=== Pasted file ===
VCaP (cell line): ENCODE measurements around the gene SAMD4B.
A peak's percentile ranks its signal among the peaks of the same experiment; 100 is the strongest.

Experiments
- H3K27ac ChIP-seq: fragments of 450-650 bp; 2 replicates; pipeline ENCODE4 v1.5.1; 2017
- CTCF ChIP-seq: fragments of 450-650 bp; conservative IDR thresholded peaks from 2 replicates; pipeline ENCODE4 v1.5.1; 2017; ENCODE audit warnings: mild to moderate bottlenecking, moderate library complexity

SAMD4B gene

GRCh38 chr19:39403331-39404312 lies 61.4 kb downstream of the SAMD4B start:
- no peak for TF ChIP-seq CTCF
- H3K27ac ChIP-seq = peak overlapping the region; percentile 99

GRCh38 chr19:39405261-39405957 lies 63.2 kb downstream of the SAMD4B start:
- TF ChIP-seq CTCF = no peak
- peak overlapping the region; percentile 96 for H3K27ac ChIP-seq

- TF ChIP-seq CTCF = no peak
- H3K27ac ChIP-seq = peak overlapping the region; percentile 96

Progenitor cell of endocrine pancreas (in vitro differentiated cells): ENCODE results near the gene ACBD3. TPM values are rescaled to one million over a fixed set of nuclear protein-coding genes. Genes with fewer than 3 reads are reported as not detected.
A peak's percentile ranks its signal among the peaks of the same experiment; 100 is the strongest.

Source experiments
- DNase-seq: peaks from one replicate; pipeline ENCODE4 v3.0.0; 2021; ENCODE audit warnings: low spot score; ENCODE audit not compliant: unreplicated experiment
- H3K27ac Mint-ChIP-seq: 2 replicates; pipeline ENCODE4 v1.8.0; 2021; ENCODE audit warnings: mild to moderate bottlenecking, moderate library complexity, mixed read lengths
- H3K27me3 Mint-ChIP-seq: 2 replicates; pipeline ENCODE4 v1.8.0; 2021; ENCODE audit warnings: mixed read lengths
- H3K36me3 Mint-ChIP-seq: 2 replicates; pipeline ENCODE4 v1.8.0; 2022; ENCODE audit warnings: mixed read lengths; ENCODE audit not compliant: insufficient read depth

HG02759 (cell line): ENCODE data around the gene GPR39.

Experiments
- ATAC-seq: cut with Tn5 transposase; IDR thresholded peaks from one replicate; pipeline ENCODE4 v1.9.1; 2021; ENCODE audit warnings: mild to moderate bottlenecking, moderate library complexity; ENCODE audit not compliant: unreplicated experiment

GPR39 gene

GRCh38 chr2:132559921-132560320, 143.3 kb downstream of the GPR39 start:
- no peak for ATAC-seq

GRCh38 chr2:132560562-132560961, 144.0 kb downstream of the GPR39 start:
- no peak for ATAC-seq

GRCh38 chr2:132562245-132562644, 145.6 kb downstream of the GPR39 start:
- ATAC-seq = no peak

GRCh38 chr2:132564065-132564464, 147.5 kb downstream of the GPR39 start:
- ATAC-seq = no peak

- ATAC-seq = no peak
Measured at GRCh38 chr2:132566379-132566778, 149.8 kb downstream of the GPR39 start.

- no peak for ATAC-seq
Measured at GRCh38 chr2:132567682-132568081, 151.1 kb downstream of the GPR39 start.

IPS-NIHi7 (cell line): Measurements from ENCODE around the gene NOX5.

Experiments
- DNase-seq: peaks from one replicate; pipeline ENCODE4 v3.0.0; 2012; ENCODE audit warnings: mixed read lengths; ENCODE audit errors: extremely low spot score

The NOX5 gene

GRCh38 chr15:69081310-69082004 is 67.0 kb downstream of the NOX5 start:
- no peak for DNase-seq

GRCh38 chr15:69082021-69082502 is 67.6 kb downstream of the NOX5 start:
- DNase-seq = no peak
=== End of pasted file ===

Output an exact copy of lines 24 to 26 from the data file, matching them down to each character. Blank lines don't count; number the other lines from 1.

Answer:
- ATAC-seq: cut with Tn5 transposase; IDR thresholded peaks from one replicate; pipeline ENCODE4 v1.9.1; 2021; ENCODE audit warnings: mild to moderate bottlenecking, moderate library complexity; ENCODE audit not compliant: unreplicated experiment

GPR39 gene

GRCh38 chr2:132559921-132560320, 143.3 kb downstream of the GPR39 start: